It said the failure of police to act against the rioters was mirrored by the government’s failure to address the hostile environment created by the ultra-nationalist Buddhist 969 movement, which claims Myanmar’s minority Muslims are threatening the Buddhist majority.

Deadly violence between Buddhists and Muslims throughout Myanmar has left at least 280 dead and tens of thousands homeless since 2012, and rights groups say Muslims have borne the brunt of the violence—many of them ethnic Rohingyas in Rakhine state.

Muslims account for about 4 percent of Myanmar's roughly 60 million people.

Religious extremism

Justice Trust said 969 leader Wirathu played “a direct role” in inciting the violence by personally engaging in anti-Muslim preaching events or social media campaigns just prior to major outbreaks of rioting against Muslim communities in Rakhine, Meiktila, Lashio, and Mandalay.

“The close nexus between his speech and ensuing criminal violence in these specific events is prima facie evidence of incitement,” it said.

“Failure by the Government to conduct an impartial investigation and take appropriate legal action will further encourage extremists to break the law.”

But the group also cautioned against suggestions from the international community which places blame for the violence on Buddhist chauvinism.

“Latent religious divisions certainly exist and are being exploited and exacerbated by hate-mongering nationalists and opportunistic politicians,” it said.

“But to make the leap from hate speech to wanton murder and destruction requires an additional factor—armed groups funded and trained to commit criminal violence for political ends.”

Influence of hardliners

Those political ends involve undermining progress towards democratic reform and maintaining the behind-the-scenes influence of hardliners linked to the country’s former military junta, which handed power to President Thein Sein’s quasi-civilian government in 2011, the report said.

So far, these “hidden hands” have been successful in widening communal divisions, fostering insecurity that threatens elections set for later this year, and shifting the narrative of Myanmar’s political opening from reform to reaction, it said.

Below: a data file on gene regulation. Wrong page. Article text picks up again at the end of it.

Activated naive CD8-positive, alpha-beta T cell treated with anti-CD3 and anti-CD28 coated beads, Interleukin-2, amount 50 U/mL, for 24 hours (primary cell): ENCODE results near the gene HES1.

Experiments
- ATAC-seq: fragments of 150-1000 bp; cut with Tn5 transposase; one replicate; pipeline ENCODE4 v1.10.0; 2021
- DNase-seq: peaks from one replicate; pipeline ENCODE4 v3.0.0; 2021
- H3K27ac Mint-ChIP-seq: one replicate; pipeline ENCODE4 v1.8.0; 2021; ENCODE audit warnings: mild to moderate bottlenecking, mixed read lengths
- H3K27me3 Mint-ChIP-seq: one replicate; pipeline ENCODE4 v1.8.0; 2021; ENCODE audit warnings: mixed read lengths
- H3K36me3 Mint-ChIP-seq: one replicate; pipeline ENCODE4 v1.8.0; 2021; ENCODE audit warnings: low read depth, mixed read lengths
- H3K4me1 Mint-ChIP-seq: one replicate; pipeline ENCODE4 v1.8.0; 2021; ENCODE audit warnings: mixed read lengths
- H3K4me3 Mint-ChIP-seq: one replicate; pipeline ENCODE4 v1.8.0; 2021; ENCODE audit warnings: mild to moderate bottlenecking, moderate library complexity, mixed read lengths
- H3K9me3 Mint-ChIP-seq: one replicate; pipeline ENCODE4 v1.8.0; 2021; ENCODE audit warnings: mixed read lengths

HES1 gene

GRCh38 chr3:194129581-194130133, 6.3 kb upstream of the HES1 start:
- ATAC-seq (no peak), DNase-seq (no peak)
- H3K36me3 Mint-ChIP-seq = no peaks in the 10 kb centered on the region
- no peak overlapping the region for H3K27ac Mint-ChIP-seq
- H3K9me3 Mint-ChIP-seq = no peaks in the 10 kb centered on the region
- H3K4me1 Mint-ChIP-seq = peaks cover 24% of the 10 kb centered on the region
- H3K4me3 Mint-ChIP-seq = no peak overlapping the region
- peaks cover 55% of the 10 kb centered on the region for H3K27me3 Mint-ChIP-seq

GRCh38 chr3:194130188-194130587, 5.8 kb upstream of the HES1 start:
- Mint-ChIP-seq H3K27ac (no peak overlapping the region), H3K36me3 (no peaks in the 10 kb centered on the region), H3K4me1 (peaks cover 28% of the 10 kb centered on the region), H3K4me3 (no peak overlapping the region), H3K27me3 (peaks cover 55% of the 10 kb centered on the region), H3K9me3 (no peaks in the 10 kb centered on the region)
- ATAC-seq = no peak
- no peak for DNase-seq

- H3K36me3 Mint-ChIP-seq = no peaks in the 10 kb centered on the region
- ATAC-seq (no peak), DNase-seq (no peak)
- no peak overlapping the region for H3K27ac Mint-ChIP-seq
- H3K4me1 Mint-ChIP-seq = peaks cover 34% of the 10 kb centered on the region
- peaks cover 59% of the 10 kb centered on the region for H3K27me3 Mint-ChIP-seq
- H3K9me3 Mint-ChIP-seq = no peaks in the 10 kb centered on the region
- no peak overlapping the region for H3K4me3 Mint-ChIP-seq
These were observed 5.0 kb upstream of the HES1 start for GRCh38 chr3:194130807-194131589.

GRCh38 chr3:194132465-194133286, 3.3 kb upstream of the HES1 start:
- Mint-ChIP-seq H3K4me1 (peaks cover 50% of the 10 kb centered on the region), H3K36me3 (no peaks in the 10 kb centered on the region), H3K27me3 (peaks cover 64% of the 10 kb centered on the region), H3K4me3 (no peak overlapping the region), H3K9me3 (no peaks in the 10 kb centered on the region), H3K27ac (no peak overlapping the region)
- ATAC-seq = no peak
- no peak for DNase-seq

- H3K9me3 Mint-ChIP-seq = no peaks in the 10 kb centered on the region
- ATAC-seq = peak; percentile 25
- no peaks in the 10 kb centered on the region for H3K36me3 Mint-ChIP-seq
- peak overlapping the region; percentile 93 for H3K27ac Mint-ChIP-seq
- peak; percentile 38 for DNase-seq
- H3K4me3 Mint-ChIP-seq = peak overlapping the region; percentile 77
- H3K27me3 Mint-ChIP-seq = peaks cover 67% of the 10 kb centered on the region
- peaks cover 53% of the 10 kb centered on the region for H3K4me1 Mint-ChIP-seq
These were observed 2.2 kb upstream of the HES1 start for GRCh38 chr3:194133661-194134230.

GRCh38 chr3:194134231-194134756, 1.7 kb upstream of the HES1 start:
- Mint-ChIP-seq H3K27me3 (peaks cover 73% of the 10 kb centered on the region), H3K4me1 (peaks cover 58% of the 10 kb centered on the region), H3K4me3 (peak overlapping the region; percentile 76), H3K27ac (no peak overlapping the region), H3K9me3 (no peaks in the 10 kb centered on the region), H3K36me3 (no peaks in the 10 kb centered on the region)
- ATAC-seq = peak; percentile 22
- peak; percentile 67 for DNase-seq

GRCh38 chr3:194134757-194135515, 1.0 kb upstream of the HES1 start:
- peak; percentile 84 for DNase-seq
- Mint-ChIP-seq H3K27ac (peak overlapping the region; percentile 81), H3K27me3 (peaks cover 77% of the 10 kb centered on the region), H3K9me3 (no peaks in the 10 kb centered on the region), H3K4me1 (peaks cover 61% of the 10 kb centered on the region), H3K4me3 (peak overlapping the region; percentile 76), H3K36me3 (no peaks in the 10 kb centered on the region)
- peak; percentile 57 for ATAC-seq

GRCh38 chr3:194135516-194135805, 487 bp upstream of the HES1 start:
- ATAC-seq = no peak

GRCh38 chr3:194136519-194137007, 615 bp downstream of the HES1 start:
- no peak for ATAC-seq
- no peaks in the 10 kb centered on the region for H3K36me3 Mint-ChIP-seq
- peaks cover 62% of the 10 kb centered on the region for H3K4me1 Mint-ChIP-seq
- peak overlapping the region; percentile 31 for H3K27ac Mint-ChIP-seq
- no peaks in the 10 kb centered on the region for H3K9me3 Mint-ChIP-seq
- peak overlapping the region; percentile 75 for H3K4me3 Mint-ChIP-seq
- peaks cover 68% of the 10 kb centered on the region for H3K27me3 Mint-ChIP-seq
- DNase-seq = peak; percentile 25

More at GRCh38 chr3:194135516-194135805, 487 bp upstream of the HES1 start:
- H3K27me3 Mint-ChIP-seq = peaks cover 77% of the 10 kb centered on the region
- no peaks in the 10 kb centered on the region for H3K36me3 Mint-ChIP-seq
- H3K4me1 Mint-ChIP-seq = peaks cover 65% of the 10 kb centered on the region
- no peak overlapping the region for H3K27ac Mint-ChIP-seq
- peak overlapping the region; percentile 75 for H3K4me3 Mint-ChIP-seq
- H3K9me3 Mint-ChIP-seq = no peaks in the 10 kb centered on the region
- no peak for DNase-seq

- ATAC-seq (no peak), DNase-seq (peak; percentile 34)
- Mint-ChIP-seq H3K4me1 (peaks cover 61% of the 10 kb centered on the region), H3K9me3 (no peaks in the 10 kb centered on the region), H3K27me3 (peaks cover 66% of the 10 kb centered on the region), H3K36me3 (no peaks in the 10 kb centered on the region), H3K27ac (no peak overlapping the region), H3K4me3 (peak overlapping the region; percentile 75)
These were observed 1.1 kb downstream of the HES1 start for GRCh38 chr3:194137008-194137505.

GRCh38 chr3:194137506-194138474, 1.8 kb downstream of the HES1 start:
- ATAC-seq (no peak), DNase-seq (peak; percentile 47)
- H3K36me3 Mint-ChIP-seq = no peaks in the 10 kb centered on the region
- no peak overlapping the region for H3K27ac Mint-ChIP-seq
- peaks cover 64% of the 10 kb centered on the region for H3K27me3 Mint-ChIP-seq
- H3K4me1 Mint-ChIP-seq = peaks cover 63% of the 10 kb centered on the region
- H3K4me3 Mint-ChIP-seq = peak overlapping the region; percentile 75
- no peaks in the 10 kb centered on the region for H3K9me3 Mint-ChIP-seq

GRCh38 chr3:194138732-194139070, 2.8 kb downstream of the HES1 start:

“The incitement of religious violence, from Rakhine state in 2012 to Mandalay in 2014, has revealed the power of former junta hardliners to control the script of Myanmar’s political transition,” said Roger Normand, executive director of Justice Trust.

“The Government must fulfill its public promises to protect all people and hold accountable those forces who are instigating communal conflict for political ends.”

In its report, Justice Trust called on civil society to develop local responses to counter the strategy of instigating communal conflict, and for the government to fulfill its duties to uphold the rule of law and protect all people equally, regardless of race or religion.

RB News
March 23, 2015

UN Special Rapporteur on Myanmar Provides Compelling Report on Human Right Violations in Arakan State

Arakan Rohingya Union Director General Dr. Wakar Uddin and OIC-Geneva Mission Head Amb Slimane Chick at the main session of the UN Human Rights Council

Geneva, Switzerland -- The 28th session of the United Nations Human Rights Council (HRC) was held in Geneva March 2-27, 2015, and the Rohingya Human Rights session was programmed for the afternoon session on March 16, 2015. At the main session, UN Special Rapporteur, Yanghee Lee, provided an astounding report on the human right violations committed by the Government of Myanmar against Rohingya ethnic minority in Arakan state in Myanmar. Director General of Arakan Rohingya Union, Dr. Wakar Uddin, along with the members of The European Rohingya Council and the ARU’s Global Rohingya Center attended the conference.

ARU-DG Dr. Wakar Uddin with UN Special Rapporteur Yanghee Lee at the 28th Session

The UN Special Rapporteur, Yanghee Lee, provided all the aspects of the plights of Rohingya people in Myanmar based on her personal experiences where she witnessed the daily suffering of the Rohingya people during her visits to Arakan state. Ms. Lee described the situation in Rohingya IDP camps as ‘abysmal ’. She provided the details of the violations of human rights committed by the Government officials and armed forces in Arakan state fueled by the policy of the Government of Myanmar. She also spoke about ‘White Card’ and voting rights of the Rohingya. The Special Rapporteur stressed the continuous instability in the country caused the hate speech by the radical Buddhist monks instigating the violence against Rohingya by Buddhist Rakhine. She has also highlighted the abusive and insulting language against international dignitaries used by the leader of the radical Buddhist ‘969’ movement. The Special Rapporteur has called on the international community and the Government of Myanmar to find a solution to the Rohingya issue in an expedient manner.